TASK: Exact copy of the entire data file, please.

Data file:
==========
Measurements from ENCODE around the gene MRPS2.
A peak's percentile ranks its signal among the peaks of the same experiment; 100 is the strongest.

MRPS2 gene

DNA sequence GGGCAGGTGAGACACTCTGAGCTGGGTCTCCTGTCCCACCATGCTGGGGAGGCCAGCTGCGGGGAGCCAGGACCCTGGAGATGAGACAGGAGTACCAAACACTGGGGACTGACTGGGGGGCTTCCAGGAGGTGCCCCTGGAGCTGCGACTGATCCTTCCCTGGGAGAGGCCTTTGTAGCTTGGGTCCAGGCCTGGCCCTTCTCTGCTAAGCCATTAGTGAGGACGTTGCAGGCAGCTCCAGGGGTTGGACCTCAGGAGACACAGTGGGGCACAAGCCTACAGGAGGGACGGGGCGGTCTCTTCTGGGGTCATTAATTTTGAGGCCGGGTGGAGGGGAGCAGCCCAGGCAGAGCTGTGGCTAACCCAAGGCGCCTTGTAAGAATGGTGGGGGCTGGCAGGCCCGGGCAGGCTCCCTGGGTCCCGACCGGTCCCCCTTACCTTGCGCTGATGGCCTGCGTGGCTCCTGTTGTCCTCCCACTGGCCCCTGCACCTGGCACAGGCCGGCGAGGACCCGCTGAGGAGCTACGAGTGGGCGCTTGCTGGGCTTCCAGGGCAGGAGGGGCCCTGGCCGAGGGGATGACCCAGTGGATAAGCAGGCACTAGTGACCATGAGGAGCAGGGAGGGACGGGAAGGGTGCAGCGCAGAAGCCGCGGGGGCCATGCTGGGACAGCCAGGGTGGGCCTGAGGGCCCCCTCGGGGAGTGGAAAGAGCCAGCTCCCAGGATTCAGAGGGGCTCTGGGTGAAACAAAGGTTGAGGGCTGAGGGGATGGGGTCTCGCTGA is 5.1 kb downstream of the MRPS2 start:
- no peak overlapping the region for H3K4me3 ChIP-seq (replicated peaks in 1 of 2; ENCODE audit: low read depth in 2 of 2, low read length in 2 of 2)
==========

Measurements from ENCODE around the gene MRPS2.
A peak's percentile ranks its signal among the peaks of the same experiment; 100 is the strongest.

MRPS2 gene

DNA sequence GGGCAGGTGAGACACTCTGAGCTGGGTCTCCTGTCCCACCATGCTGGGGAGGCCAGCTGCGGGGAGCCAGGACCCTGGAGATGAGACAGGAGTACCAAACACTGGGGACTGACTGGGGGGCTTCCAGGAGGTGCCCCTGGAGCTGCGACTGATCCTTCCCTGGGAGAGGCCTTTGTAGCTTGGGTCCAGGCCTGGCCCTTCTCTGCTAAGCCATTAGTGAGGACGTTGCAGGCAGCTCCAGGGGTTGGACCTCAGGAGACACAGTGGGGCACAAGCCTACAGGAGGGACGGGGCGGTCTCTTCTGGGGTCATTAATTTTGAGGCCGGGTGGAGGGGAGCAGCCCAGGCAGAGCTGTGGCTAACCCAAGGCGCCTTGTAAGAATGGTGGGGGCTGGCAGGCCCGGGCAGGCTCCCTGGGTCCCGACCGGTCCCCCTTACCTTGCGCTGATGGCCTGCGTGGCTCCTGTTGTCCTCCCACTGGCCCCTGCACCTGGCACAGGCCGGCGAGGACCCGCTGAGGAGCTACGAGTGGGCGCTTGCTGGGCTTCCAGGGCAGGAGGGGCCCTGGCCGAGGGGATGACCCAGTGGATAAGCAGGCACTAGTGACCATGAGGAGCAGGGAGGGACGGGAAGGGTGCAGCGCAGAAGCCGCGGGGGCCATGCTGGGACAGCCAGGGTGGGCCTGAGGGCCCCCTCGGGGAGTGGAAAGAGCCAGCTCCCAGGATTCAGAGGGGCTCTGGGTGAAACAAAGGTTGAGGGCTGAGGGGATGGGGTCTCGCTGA is 5.1 kb downstream of the MRPS2 start:
- no peak overlapping the region for H3K4me3 ChIP-seq (replicated peaks in 1 of 2; ENCODE audit: low read depth in 2 of 2, low read length in 2 of 2)